In Hell’s Corner, the kids immediately run afoul of a white gang called the Hawks (not to be confused with actual Teen Titan Hawk, I guess). They’re rescued by the intervention of local teen Mal Duncan — DC’s first Black superhero — who kicks the Hawks’ asses before telling the Titans to get out of Hell’s Corner. However, after the Titans later rescue him from the Hawks, he begrudgingly agrees to hang out with them, and the Titans realize that this was the secret second part of their assignment all along: making a Black friend, regardless of whether or not the Black person in question actually wants to be befriended.
It’s all very uncomfortable, and only made more so when Mal agrees to join the Titans/cult on the condition that he doesn’t get a matching jumpsuit or a codename because he doesn’t feel worthy of them. Mal, you are ten times better than any of these dingdongs, I promise. Although I guess the less deeply you’re sucked into Jupiter’s horror show, the better.
The weirdness of all of this is finally called out in issue #28, when founding member Aqualad returns to ask the Titans for help on a case involving Wonder Girl’s former roommate Sharon, who’s being menaced by hitmen (from outer space, naturally). They explain that they can’t do superhero stuff anymore because one time some guy died while they were also there; Aqualad is unimpressed. He’s also not too thrilled with Robin, who has been off at college and ignoring all this nonsense, and whose reaction to the whole thing seems to be “not my circus (where my parents died tragically), not my monkeys.” (Though he will eventually rejoin the team, while Hawk and Dove will just sort of…go away.)
Eventually the Titans do agree to help and poor Sharon is saved, after which the Titans sort of forget about the jumpsuits, but they continue living with Mr. Jupiter, because he’s going to help them Change the World.
…Except, well, he doesn’t. Once the Sharon plot is resolved, the remaining 14 issues of the series are overwhelmingly regular superhero stuff: The Titans go to the moon and meet aliens! Lilith discovers that she’s the reincarnation of Shakespeare’s Juliet, who she does not seem to realize is a fictional character! Kid Flash and Mal go back in time and accidentally kill a caveman, changing the timeline and turning everyone in the present day into a wizard (obviously) (also they rescue the caveman and name him Gnarrk and he joins the team)! There’s a heavy emphasis on gothic horror — a whopping six of these issues have to do with possession by witches, ghosts, or demons, which I suspect might be writer Bob Haney testing the bounds of the weakening Comics Code Authority, which previously banned such ilk. One truly appalling story has Mal pursued by the ghost of an antebellum slaver, while the rest of the team is deeply unhelpful — check out a fascinating deep dive here.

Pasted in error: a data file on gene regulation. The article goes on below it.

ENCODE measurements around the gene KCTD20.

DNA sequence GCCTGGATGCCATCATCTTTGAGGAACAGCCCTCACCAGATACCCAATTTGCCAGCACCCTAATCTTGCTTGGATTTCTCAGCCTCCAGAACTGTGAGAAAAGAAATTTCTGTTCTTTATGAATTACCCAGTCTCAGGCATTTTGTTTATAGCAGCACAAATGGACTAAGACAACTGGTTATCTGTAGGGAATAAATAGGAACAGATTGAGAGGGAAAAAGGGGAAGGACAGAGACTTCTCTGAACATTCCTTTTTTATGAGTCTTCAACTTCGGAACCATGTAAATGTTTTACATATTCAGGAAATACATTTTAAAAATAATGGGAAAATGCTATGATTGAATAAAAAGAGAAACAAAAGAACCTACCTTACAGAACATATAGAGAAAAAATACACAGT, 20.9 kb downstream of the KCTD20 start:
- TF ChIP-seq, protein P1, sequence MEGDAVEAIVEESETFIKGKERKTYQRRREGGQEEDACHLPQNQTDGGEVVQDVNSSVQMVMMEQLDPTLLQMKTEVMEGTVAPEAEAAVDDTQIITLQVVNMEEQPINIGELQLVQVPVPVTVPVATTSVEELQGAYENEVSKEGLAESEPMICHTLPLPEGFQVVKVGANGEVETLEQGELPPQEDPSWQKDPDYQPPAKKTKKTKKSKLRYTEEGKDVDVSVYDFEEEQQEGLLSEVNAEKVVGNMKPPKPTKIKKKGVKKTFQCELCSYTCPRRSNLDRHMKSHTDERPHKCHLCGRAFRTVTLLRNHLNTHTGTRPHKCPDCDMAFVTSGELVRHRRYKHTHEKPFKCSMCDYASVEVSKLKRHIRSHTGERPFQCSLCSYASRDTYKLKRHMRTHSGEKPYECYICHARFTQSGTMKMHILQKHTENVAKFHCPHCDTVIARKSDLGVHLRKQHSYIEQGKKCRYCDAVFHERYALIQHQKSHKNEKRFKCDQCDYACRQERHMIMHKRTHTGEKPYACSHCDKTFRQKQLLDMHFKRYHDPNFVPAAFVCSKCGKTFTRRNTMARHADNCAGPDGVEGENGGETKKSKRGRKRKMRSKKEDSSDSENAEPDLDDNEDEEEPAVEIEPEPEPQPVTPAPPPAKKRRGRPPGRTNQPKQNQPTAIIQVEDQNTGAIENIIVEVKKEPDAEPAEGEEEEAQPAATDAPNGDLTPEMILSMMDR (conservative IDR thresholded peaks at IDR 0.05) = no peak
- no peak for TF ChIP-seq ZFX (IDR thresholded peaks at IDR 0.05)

But almost none of the stories have any sort of socially relevant or activist angle, and the ones that do are so toothless as to be meaningless. In one story, a successful businessman who hates criminals and doesn’t believe in reform is revealed to have been a former thief himself; in another, Kid Flash tours a college he’s considering attending and discovers that the students are being subjected to involuntary brain surgery to make them complacent.
The most “political” story comes in #37, when the Titans learn that their good friend Grady Dawes, a young and dashing video journalist who we’ve literally never heard of before, has gone missing while covering the civil war in “Ranistan.” The Titans try to rescue him, but are thwarted by the actual Four Horsemen of the Apocalypse, and Grady is accidentally shot to death. Throughout, the story aggressively refuses to take a point of view: we have no idea what the war is about, and the Titans aid both “the government” and “the rebels” indiscriminately, while the U.S. government refuses to intervene — you know, like the U.S. so often does. The closest Haney comes to taking a stance is Robin’s bold declaration that “War is stupid.” Bold words, Grayson, bold words.